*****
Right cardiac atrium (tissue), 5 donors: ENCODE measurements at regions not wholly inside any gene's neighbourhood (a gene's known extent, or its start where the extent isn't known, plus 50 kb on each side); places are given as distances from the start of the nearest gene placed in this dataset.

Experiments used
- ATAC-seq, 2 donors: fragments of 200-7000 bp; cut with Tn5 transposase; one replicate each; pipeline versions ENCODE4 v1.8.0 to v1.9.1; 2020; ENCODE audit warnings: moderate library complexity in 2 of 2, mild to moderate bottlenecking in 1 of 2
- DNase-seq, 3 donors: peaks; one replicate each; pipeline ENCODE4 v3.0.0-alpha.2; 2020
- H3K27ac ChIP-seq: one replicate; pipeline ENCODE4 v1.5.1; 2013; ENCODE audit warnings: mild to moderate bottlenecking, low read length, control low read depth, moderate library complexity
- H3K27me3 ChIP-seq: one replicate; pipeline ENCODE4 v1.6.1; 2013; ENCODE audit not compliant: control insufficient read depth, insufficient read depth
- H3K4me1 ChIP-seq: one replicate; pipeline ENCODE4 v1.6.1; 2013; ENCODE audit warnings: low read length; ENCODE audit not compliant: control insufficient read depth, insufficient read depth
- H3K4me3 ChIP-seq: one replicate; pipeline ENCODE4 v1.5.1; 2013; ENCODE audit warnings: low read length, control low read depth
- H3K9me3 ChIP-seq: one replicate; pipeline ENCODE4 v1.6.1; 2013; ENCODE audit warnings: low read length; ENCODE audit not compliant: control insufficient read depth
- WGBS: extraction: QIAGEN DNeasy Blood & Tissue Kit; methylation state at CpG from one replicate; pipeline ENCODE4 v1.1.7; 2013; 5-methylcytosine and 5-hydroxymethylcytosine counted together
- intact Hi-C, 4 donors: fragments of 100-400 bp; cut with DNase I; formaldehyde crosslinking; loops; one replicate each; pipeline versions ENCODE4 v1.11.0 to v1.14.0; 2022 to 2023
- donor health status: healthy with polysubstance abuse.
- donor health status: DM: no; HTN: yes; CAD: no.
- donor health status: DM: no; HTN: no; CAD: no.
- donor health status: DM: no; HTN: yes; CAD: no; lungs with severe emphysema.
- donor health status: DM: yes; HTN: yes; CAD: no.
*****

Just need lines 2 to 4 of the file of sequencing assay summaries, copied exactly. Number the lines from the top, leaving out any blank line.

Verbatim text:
Experiments used
- ATAC-seq, 2 donors: fragments of 200-7000 bp; cut with Tn5 transposase; one replicate each; pipeline versions ENCODE4 v1.8.0 to v1.9.1; 2020; ENCODE audit warnings: moderate library complexity in 2 of 2, mild to moderate bottlenecking in 1 of 2
- DNase-seq, 3 donors: peaks; one replicate each; pipeline ENCODE4 v3.0.0-alpha.2; 2020